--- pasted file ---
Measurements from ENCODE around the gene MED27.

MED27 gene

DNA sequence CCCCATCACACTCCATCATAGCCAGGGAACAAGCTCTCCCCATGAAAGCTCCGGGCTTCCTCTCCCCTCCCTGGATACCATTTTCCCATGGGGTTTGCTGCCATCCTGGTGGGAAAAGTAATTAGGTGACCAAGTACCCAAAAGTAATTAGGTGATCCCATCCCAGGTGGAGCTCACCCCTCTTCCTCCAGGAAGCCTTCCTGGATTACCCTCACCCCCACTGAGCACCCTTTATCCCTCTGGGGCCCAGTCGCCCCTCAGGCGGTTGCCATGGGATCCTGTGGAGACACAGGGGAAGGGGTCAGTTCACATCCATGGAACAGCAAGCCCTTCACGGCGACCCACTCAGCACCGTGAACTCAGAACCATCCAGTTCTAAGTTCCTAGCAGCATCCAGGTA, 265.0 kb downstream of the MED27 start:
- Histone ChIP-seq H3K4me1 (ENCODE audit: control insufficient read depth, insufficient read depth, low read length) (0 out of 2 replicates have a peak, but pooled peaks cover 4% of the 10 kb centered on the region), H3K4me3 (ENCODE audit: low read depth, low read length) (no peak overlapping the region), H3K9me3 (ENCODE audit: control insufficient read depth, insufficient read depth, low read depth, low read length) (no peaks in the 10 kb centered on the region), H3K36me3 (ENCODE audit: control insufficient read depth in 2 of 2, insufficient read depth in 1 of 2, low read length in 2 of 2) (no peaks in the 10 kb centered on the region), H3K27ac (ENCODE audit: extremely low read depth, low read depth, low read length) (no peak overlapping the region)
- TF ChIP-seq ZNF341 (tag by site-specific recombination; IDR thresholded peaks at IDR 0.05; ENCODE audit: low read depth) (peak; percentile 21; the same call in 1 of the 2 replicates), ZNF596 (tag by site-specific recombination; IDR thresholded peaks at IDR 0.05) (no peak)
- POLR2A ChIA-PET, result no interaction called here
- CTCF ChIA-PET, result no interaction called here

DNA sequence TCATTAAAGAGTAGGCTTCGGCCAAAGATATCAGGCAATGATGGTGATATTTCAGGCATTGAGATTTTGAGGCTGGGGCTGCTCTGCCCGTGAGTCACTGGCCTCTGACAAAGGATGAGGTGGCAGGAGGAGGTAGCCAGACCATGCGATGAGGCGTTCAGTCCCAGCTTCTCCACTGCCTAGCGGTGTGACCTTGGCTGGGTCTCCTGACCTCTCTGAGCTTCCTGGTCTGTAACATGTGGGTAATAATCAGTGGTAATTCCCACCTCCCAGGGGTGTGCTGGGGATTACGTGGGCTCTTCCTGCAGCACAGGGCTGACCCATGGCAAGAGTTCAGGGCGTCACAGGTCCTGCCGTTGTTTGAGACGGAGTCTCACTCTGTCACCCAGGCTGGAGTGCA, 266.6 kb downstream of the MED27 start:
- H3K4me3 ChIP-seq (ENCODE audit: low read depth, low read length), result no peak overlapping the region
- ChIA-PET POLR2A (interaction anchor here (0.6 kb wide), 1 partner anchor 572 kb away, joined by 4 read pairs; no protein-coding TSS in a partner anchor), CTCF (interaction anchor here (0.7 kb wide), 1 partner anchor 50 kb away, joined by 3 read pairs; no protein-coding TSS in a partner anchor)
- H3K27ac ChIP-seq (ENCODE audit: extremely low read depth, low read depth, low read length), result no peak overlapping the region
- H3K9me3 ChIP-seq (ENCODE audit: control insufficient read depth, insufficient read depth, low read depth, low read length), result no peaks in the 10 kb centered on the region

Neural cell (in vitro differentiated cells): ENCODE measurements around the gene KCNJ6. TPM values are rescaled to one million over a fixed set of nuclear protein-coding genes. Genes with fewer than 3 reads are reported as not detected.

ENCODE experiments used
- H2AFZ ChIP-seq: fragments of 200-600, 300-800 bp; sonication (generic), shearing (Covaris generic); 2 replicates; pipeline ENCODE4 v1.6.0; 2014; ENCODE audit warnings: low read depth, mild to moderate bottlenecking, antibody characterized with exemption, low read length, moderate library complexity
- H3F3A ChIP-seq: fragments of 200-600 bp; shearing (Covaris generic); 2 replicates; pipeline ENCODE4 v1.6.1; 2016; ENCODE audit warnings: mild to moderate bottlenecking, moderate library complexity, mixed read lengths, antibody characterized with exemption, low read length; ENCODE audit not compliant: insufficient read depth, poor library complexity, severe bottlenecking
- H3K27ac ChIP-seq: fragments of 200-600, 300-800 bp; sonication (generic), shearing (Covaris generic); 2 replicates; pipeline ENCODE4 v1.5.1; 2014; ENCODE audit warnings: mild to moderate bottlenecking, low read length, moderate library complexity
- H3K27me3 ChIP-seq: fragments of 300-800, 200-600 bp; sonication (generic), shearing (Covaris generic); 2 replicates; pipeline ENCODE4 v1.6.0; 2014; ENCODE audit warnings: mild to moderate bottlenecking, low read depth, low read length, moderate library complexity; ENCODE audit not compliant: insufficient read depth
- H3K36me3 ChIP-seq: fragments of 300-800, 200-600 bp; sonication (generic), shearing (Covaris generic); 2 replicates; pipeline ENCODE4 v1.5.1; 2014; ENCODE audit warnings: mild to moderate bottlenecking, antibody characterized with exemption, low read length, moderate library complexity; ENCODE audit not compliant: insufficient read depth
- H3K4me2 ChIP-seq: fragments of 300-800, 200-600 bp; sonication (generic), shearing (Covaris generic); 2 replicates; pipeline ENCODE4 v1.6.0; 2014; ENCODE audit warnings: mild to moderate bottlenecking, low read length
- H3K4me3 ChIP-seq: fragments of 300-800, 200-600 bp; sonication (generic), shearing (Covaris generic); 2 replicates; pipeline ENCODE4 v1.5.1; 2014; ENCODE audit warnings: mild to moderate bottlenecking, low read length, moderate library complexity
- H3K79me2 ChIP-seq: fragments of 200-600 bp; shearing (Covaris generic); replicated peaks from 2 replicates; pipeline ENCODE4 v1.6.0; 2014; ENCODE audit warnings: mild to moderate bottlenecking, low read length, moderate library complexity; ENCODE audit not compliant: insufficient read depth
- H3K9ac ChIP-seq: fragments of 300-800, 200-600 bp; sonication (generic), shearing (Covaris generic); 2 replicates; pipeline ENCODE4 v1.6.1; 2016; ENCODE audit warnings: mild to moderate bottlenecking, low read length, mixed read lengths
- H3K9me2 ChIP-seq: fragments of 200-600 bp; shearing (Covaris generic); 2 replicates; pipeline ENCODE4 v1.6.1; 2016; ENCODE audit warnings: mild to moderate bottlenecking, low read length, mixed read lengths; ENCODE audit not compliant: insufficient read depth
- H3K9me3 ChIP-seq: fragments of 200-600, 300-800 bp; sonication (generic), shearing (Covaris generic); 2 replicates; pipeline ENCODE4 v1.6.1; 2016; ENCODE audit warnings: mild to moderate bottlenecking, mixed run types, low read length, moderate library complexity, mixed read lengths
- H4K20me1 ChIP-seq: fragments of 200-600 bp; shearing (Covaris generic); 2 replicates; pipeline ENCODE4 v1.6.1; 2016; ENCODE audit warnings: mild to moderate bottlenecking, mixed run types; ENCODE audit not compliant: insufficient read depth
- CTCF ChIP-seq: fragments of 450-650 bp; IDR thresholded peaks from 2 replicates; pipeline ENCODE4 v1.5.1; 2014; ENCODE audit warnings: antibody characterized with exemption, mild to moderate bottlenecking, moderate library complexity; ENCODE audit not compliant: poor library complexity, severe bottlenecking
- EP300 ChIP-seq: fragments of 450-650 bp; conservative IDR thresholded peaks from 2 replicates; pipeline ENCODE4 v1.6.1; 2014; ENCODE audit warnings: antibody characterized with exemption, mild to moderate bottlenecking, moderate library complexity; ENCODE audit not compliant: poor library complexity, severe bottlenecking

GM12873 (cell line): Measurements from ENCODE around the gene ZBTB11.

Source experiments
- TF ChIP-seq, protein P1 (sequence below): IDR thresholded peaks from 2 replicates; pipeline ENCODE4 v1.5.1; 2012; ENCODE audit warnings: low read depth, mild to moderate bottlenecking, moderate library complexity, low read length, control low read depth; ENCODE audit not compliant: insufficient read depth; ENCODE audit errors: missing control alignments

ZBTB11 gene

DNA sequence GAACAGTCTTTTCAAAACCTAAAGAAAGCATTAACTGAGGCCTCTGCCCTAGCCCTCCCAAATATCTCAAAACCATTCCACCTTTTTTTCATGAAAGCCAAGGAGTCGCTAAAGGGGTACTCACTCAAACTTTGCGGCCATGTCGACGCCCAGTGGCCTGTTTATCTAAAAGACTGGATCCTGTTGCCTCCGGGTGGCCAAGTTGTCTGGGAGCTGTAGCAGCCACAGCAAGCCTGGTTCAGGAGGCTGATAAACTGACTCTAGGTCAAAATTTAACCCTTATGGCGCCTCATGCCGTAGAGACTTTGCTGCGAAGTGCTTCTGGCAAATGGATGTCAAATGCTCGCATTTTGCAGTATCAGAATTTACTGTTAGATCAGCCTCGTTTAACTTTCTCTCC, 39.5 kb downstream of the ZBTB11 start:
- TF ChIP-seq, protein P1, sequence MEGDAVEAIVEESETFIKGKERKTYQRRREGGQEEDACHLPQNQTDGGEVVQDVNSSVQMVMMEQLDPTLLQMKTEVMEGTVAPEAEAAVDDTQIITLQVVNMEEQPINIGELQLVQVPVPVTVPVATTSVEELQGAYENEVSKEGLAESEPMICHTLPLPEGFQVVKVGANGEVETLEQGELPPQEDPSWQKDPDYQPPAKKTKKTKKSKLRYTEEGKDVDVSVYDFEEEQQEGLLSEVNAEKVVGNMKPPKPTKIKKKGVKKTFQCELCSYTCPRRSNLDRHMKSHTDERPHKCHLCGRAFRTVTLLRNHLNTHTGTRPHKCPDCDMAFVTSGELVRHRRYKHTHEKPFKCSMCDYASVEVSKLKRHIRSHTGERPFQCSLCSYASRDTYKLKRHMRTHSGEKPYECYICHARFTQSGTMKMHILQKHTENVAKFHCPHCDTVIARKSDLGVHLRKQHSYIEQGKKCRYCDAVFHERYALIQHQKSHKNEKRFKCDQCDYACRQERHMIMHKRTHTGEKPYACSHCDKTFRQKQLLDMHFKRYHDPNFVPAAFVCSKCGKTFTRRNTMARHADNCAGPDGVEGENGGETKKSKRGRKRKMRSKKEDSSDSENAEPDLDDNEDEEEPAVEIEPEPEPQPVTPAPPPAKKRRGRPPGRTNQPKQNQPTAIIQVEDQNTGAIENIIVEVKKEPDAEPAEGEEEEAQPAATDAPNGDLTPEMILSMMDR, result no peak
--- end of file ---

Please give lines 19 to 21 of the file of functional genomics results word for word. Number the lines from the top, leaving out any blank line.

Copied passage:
- H3K36me3 ChIP-seq: fragments of 300-800, 200-600 bp; sonication (generic), shearing (Covaris generic); 2 replicates; pipeline ENCODE4 v1.5.1; 2014; ENCODE audit warnings: mild to moderate bottlenecking, antibody characterized with exemption, low read length, moderate library complexity; ENCODE audit not compliant: insufficient read depth
- H3K4me2 ChIP-seq: fragments of 300-800, 200-600 bp; sonication (generic), shearing (Covaris generic); 2 replicates; pipeline ENCODE4 v1.6.0; 2014; ENCODE audit warnings: mild to moderate bottlenecking, low read length
- H3K4me3 ChIP-seq: fragments of 300-800, 200-600 bp; sonication (generic), shearing (Covaris generic); 2 replicates; pipeline ENCODE4 v1.5.1; 2014; ENCODE audit warnings: mild to moderate bottlenecking, low read length, moderate library complexity